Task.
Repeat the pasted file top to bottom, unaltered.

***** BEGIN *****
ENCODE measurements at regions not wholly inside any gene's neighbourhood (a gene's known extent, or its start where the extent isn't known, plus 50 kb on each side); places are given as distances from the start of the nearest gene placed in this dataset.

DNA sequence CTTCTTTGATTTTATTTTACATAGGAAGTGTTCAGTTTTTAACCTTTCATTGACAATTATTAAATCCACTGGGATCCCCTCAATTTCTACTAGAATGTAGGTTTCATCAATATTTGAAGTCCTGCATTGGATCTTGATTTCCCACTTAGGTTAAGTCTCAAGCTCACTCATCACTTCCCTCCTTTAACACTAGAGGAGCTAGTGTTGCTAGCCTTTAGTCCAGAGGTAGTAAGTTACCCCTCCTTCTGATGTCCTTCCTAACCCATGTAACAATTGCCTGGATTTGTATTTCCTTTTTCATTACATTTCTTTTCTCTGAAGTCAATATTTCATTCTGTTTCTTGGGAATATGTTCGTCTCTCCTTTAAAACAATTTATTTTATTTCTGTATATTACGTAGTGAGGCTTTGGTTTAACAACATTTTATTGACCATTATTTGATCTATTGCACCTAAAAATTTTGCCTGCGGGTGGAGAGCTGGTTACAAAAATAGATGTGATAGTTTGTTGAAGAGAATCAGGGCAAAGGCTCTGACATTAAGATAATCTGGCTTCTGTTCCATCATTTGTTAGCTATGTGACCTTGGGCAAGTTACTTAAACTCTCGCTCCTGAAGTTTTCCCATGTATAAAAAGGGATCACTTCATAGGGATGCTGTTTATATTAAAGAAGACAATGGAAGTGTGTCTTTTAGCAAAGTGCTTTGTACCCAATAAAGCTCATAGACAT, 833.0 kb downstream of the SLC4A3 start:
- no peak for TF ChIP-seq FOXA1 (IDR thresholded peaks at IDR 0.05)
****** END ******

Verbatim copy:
ENCODE measurements at regions not wholly inside any gene's neighbourhood (a gene's known extent, or its start where the extent isn't known, plus 50 kb on each side); places are given as distances from the start of the nearest gene placed in this dataset.

DNA sequence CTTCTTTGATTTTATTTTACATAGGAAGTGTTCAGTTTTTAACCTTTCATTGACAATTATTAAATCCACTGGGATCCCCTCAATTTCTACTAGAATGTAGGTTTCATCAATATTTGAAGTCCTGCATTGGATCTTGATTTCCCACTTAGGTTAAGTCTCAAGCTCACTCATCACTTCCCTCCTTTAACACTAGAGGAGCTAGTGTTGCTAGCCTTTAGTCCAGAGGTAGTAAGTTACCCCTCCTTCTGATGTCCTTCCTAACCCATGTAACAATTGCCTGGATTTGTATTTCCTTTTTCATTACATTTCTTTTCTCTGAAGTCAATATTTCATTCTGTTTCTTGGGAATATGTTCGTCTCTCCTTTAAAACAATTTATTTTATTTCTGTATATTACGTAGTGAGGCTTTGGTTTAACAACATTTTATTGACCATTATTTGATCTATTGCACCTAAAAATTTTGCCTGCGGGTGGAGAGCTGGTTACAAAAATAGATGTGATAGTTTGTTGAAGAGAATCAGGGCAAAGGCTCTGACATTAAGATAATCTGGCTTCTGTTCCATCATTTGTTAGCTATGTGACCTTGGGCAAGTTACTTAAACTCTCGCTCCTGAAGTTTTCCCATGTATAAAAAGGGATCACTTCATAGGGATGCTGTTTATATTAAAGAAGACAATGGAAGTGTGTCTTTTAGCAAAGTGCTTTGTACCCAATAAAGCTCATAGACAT, 833.0 kb downstream of the SLC4A3 start:
- no peak for TF ChIP-seq FOXA1 (IDR thresholded peaks at IDR 0.05)